The Shomrim should be held accountable for their discriminatory and wrongful actions, especially when they commit such actions under the auspices of the police and are supported almost entirely through government funding. However, the current recourse is insufficient to effectively control the Shomrim’s wrongful actions. One problem lies in the fact that the insularity of the community may prevent reports of wrongdoing from the inside. 94This is also an issue stemming from the Jewish law of merisah, which prevents Jews from reporting other Jews. See Pinto, supra note 8, at 10. Outside of their community, criminal law is a possibility. Although a limited number of cases have been filed, criminal law is significantly underused. This may also be due to the Shomrim’s authoritative appearance in their community and to outsiders, as well as their pervasive ties with the police, who may be inclined to let charges slide. 95Cf. Pinto, supra note 8 (discussing the political power held by the Hasidic populations because of the uniform way they vote). Tort liability is an additional route; however, the potential plaintiffs are typically limited to disadvantaged groups that may not have access or interest in the legal system.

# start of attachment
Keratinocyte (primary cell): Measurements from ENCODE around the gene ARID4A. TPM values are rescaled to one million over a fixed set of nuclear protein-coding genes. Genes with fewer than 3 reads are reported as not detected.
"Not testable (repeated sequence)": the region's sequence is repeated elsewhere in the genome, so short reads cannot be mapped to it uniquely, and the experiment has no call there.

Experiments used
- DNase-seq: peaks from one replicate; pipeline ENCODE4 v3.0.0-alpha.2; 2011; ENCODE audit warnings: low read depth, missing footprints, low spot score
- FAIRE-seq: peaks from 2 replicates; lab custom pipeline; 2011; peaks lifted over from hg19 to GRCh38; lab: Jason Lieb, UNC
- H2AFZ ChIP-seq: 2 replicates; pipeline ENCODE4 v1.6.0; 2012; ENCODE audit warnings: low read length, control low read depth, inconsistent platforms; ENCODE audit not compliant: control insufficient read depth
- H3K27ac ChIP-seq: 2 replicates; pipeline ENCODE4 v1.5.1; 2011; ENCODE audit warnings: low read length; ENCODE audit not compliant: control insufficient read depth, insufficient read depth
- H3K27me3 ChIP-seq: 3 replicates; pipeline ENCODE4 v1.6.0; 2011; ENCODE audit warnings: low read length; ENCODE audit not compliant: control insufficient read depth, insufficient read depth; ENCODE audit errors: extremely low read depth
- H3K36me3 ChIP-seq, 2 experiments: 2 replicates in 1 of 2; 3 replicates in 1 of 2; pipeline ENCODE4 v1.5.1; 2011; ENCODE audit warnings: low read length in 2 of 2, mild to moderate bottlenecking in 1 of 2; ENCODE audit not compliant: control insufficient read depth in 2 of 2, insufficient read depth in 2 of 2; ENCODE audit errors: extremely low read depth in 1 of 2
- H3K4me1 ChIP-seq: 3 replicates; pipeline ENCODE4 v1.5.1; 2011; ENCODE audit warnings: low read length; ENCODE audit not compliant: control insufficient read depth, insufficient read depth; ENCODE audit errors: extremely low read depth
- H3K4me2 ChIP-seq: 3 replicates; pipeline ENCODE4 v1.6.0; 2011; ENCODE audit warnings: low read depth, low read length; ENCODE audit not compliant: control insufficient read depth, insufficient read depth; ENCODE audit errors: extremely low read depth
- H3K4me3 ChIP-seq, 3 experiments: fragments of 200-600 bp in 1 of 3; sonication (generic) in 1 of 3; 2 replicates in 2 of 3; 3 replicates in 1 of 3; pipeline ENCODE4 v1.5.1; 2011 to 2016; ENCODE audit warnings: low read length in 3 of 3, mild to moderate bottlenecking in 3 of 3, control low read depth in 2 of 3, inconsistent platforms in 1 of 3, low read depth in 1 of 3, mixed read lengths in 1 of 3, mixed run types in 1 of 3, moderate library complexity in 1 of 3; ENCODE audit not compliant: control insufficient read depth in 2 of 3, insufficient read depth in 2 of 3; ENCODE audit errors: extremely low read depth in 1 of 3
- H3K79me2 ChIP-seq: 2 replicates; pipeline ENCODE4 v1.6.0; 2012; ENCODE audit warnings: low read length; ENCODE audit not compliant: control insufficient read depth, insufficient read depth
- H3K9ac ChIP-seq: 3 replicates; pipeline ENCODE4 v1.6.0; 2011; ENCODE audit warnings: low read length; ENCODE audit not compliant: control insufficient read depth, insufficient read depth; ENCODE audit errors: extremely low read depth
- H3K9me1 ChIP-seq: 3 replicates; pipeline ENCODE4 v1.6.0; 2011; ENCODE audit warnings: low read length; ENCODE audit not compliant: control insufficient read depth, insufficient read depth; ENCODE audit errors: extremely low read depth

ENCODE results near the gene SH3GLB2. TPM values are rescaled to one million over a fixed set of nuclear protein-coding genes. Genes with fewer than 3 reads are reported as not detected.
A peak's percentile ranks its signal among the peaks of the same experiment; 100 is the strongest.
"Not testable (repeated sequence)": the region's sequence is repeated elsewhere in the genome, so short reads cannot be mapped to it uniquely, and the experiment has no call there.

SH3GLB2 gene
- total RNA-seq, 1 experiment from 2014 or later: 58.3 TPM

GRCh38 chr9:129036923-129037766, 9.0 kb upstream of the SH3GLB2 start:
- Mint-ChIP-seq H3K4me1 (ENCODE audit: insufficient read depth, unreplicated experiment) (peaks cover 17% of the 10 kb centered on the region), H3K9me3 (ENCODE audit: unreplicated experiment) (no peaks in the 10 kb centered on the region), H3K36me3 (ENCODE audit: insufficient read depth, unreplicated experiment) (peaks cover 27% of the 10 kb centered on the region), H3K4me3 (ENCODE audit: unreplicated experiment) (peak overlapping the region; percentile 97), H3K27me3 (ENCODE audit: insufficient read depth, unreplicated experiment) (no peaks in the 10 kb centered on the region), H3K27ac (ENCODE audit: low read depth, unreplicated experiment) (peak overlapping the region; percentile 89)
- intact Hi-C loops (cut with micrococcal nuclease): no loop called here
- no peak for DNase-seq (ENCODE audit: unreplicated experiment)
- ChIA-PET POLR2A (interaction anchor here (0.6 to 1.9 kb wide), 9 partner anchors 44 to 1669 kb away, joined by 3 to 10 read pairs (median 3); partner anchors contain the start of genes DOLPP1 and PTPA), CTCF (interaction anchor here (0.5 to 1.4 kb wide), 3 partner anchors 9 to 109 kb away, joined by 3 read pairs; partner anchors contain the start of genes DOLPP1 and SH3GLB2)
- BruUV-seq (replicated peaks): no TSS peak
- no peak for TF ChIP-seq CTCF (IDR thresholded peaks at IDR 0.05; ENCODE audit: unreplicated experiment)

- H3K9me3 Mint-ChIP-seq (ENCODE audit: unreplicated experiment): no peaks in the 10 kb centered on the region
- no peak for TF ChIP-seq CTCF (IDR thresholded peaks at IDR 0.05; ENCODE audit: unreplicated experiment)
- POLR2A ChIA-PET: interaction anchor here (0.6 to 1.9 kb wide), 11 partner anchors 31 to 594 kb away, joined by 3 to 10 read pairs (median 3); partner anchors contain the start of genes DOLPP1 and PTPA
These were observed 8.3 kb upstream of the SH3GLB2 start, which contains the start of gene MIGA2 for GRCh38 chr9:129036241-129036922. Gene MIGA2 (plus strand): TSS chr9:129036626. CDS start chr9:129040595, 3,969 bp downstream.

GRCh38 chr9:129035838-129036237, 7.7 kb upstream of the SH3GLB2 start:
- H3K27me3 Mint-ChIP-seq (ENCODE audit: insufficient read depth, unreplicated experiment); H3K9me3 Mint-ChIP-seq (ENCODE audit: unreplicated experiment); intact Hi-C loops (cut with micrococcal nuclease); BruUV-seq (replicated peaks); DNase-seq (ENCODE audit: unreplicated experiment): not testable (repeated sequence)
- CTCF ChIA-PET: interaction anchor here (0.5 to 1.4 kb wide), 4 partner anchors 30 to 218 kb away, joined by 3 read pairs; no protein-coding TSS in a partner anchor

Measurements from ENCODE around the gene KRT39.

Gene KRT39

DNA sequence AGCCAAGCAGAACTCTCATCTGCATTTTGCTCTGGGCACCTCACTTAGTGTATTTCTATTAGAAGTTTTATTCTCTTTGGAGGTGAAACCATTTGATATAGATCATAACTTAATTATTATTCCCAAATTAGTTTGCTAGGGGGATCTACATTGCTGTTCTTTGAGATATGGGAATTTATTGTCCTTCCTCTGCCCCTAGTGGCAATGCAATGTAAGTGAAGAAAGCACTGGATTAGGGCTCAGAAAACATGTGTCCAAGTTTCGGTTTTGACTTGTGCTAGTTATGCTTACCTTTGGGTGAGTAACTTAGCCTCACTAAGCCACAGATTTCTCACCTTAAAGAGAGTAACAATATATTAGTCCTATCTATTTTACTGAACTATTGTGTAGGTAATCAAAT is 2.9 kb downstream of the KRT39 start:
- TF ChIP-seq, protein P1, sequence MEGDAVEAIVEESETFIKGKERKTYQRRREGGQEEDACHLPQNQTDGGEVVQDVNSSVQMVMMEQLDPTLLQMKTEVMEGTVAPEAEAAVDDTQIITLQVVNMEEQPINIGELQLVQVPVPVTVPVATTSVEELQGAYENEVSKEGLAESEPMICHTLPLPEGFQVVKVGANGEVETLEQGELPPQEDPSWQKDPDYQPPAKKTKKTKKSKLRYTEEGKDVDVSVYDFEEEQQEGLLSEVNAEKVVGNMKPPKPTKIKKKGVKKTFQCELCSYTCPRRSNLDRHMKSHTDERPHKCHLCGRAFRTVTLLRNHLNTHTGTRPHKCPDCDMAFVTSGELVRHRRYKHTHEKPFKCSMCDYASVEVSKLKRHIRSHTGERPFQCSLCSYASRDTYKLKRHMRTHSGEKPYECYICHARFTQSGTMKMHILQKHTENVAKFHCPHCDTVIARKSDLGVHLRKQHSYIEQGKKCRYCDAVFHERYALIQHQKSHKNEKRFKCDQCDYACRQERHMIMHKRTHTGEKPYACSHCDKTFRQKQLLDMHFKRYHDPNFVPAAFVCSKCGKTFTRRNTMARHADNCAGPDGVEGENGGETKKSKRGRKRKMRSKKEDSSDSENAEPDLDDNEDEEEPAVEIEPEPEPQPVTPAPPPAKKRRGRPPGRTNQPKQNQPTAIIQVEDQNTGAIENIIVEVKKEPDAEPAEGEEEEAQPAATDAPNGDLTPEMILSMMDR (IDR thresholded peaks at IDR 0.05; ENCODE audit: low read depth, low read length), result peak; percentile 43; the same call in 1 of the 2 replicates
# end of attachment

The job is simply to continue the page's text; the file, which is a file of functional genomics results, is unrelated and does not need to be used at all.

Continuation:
The political power wielded by the Shomrim further insulates the Shomrim from liability. Local government officials, along with the NYPD, repeatedly express their gratitude for and utilize the Shomrim as a supplemental police force in their busy state. As a result, a perverse incentive exists for the government to privatize the Shomrim, thus allowing the Shomrim (as private actors not held to the Constitution) to do what the government could not constitutionally do otherwise. 96Cf. Metzger, supra note 22 (describing the perverse reasons why private actors seek to perform traditional government functions). The Shomrim are accused of behavior that would be unquestionably unconstitutional if engaged in by public police officers. Thus, without appropriate recourse from politics, tort law, or criminal law, the Shomrim continue with their wrongful acts unfettered and funded by the government.